Columbus is moving forward with a proposed $103 million electric streetcar line that will run through several city neighborhoods and be financed in part with revenue bonds as well as private contributions from area institutions.

Mayor Michael Coleman proposed the streetcar line as a way to spur economic development.

Officials have said they will establish a “benefit zone” along most of the proposed 2.8-mile route, which would provide at least 80% of the funding. That funding would come from a 4% fee for off-street parking and concerts and sports tickets, an increase in parking meter rates — up to 75 cents an hour — and dedication of existing parking meter revenues. Financing would also come from the fares, which would average $1 a ride.

Ohio State University has pledged $12.5 million toward construction, and the Mid-Ohio Regional Planning Commission has said it would contribute another $20 million to the project. Remaining funding would come from outside the area, including federal funds, short-term naming rates, and advertising.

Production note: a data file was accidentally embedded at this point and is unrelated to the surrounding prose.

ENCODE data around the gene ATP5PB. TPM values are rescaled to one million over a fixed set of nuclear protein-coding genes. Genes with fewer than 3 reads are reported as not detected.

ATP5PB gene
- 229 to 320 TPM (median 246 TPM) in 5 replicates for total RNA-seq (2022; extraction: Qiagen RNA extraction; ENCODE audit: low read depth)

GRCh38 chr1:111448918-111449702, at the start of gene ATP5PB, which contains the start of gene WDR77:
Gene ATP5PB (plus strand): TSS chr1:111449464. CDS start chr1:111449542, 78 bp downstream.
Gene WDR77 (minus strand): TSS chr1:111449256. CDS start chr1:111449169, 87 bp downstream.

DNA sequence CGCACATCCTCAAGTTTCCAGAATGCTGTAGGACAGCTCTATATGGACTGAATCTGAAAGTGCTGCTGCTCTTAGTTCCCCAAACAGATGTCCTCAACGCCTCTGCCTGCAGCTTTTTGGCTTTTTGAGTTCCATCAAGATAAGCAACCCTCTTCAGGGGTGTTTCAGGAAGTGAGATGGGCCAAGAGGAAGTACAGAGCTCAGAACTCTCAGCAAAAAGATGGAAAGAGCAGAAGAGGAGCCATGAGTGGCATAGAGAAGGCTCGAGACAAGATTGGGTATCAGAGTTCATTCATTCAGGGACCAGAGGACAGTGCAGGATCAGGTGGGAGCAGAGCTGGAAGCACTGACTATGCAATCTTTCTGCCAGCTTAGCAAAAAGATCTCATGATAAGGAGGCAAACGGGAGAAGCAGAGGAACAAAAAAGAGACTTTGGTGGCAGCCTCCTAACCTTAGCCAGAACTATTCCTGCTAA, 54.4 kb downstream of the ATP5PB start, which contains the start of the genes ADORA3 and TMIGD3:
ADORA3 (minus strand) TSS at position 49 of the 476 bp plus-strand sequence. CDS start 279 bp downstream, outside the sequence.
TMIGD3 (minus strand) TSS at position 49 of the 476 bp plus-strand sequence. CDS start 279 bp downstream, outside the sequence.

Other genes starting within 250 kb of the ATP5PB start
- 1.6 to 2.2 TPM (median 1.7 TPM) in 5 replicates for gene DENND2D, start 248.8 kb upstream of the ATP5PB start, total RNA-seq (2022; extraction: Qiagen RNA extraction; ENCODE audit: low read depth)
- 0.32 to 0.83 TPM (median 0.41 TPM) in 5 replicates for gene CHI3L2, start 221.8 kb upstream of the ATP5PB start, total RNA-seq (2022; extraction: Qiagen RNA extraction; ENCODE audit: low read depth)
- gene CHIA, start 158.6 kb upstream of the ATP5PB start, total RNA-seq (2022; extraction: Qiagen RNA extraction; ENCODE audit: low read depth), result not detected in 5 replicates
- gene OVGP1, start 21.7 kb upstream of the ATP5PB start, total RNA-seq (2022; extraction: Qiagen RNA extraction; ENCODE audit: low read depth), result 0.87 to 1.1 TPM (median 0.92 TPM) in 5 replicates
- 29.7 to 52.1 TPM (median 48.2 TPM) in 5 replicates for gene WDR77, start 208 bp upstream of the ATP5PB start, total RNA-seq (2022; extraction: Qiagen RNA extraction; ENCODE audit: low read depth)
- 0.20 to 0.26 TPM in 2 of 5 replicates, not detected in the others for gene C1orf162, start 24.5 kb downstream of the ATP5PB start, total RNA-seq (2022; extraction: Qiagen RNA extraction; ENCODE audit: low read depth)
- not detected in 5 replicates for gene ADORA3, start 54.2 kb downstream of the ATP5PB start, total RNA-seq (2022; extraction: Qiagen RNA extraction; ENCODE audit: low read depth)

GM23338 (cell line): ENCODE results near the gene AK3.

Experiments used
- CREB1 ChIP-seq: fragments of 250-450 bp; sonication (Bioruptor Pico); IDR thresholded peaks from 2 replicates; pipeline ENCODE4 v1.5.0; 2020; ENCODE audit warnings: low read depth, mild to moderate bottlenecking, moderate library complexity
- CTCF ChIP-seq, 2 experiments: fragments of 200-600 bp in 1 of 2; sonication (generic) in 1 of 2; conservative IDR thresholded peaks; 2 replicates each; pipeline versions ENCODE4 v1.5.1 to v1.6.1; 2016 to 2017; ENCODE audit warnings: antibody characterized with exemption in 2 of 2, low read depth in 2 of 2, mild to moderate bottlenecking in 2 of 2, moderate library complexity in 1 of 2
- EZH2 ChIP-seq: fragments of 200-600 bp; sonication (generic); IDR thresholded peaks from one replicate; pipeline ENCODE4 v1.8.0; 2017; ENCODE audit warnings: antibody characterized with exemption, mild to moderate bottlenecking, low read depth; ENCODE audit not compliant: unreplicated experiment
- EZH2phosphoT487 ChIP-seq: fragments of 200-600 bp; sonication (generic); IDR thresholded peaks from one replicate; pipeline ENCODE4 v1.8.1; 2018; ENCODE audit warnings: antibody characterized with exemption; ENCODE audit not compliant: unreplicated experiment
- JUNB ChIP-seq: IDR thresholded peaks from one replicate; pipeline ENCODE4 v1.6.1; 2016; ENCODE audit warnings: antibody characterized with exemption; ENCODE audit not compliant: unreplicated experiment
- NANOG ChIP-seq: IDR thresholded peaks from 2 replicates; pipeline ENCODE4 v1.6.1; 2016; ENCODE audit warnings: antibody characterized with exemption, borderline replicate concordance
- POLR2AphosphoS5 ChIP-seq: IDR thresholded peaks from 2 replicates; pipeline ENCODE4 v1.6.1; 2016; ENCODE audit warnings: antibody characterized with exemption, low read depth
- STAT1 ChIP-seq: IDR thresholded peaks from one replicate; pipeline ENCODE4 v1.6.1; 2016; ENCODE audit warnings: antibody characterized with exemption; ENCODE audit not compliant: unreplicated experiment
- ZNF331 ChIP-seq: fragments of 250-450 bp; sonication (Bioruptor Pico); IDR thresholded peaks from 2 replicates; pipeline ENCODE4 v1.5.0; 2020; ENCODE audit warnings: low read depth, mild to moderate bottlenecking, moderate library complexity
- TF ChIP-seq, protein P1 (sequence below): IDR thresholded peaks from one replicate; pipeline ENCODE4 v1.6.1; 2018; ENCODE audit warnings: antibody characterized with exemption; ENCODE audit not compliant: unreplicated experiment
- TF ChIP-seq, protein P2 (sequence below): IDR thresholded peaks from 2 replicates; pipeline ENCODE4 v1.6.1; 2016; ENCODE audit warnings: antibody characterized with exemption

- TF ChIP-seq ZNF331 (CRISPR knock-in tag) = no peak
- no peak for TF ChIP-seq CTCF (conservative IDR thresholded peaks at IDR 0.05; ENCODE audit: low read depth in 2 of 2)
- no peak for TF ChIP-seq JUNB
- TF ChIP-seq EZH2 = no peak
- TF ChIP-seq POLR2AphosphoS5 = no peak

“A sleek, modern streetcar system will reconnect neighborhoods and downtown, connect workers to jobs in a time of high gas prices, help build our economy, and we can do it all without a citywide tax increase,” Coleman said in a statement.

Officials have estimated the system would cost $11.4 million a year for 25 years, including $6.9 million for debt service and $4.5 million of annual operating costs. The costs were estimated based in part on estimates of the costs of issuing tax-exempt long-term bonds with an annual interest rate of 4.5%.

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